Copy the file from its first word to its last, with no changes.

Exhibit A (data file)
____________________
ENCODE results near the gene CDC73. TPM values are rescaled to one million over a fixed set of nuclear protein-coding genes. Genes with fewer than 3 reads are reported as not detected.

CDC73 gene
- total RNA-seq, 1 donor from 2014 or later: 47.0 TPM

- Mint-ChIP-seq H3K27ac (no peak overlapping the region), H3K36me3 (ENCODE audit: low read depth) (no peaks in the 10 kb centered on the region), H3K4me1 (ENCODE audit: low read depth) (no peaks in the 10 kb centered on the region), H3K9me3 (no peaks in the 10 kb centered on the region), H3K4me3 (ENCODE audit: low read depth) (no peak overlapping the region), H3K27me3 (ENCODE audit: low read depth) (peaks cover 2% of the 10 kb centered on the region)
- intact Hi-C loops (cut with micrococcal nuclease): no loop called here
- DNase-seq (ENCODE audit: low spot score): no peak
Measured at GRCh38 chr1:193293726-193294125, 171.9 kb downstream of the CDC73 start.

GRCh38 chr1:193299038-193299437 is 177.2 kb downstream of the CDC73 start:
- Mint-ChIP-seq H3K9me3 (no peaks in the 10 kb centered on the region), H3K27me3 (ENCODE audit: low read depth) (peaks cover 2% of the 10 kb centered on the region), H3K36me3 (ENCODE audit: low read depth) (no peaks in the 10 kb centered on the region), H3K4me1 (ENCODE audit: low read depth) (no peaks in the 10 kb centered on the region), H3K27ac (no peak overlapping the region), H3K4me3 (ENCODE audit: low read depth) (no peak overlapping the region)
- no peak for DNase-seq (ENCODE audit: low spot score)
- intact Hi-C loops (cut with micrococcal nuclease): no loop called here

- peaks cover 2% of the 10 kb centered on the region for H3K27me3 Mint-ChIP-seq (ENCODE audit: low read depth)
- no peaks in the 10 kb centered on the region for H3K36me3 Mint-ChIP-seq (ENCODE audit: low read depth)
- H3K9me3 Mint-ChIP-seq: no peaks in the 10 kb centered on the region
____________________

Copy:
ENCODE results near the gene CDC73. TPM values are rescaled to one million over a fixed set of nuclear protein-coding genes. Genes with fewer than 3 reads are reported as not detected.

CDC73 gene
- total RNA-seq, 1 donor from 2014 or later: 47.0 TPM

- Mint-ChIP-seq H3K27ac (no peak overlapping the region), H3K36me3 (ENCODE audit: low read depth) (no peaks in the 10 kb centered on the region), H3K4me1 (ENCODE audit: low read depth) (no peaks in the 10 kb centered on the region), H3K9me3 (no peaks in the 10 kb centered on the region), H3K4me3 (ENCODE audit: low read depth) (no peak overlapping the region), H3K27me3 (ENCODE audit: low read depth) (peaks cover 2% of the 10 kb centered on the region)
- intact Hi-C loops (cut with micrococcal nuclease): no loop called here
- DNase-seq (ENCODE audit: low spot score): no peak
Measured at GRCh38 chr1:193293726-193294125, 171.9 kb downstream of the CDC73 start.

GRCh38 chr1:193299038-193299437 is 177.2 kb downstream of the CDC73 start:
- Mint-ChIP-seq H3K9me3 (no peaks in the 10 kb centered on the region), H3K27me3 (ENCODE audit: low read depth) (peaks cover 2% of the 10 kb centered on the region), H3K36me3 (ENCODE audit: low read depth) (no peaks in the 10 kb centered on the region), H3K4me1 (ENCODE audit: low read depth) (no peaks in the 10 kb centered on the region), H3K27ac (no peak overlapping the region), H3K4me3 (ENCODE audit: low read depth) (no peak overlapping the region)
- no peak for DNase-seq (ENCODE audit: low spot score)
- intact Hi-C loops (cut with micrococcal nuclease): no loop called here

- peaks cover 2% of the 10 kb centered on the region for H3K27me3 Mint-ChIP-seq (ENCODE audit: low read depth)
- no peaks in the 10 kb centered on the region for H3K36me3 Mint-ChIP-seq (ENCODE audit: low read depth)
- H3K9me3 Mint-ChIP-seq: no peaks in the 10 kb centered on the region